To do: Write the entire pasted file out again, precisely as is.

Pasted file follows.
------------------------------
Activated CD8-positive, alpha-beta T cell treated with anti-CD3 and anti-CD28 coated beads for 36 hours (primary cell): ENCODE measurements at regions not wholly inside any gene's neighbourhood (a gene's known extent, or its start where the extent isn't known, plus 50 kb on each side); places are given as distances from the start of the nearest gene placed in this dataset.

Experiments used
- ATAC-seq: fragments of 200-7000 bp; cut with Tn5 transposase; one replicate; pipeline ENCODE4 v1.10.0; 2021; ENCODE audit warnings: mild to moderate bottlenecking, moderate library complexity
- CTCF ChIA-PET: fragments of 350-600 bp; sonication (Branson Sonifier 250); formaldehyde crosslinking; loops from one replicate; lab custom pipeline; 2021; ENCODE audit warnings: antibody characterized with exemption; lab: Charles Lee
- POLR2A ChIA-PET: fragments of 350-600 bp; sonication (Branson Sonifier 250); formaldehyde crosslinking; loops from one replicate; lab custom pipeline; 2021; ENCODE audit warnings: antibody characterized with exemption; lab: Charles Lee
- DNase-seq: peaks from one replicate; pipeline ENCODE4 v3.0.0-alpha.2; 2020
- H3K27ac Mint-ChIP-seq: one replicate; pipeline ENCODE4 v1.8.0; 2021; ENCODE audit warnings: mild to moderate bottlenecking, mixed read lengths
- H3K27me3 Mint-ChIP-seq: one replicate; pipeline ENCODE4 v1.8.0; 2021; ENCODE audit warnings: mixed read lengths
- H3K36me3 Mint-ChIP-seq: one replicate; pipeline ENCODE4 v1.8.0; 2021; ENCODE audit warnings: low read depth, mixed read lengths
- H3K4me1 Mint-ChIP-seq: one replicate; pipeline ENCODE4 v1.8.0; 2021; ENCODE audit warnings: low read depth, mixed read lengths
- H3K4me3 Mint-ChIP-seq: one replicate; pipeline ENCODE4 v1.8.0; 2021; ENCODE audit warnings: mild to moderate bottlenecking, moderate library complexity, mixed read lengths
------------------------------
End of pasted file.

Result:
Activated CD8-positive, alpha-beta T cell treated with anti-CD3 and anti-CD28 coated beads for 36 hours (primary cell): ENCODE measurements at regions not wholly inside any gene's neighbourhood (a gene's known extent, or its start where the extent isn't known, plus 50 kb on each side); places are given as distances from the start of the nearest gene placed in this dataset.

Experiments used
- ATAC-seq: fragments of 200-7000 bp; cut with Tn5 transposase; one replicate; pipeline ENCODE4 v1.10.0; 2021; ENCODE audit warnings: mild to moderate bottlenecking, moderate library complexity
- CTCF ChIA-PET: fragments of 350-600 bp; sonication (Branson Sonifier 250); formaldehyde crosslinking; loops from one replicate; lab custom pipeline; 2021; ENCODE audit warnings: antibody characterized with exemption; lab: Charles Lee
- POLR2A ChIA-PET: fragments of 350-600 bp; sonication (Branson Sonifier 250); formaldehyde crosslinking; loops from one replicate; lab custom pipeline; 2021; ENCODE audit warnings: antibody characterized with exemption; lab: Charles Lee
- DNase-seq: peaks from one replicate; pipeline ENCODE4 v3.0.0-alpha.2; 2020
- H3K27ac Mint-ChIP-seq: one replicate; pipeline ENCODE4 v1.8.0; 2021; ENCODE audit warnings: mild to moderate bottlenecking, mixed read lengths
- H3K27me3 Mint-ChIP-seq: one replicate; pipeline ENCODE4 v1.8.0; 2021; ENCODE audit warnings: mixed read lengths
- H3K36me3 Mint-ChIP-seq: one replicate; pipeline ENCODE4 v1.8.0; 2021; ENCODE audit warnings: low read depth, mixed read lengths
- H3K4me1 Mint-ChIP-seq: one replicate; pipeline ENCODE4 v1.8.0; 2021; ENCODE audit warnings: low read depth, mixed read lengths
- H3K4me3 Mint-ChIP-seq: one replicate; pipeline ENCODE4 v1.8.0; 2021; ENCODE audit warnings: mild to moderate bottlenecking, moderate library complexity, mixed read lengths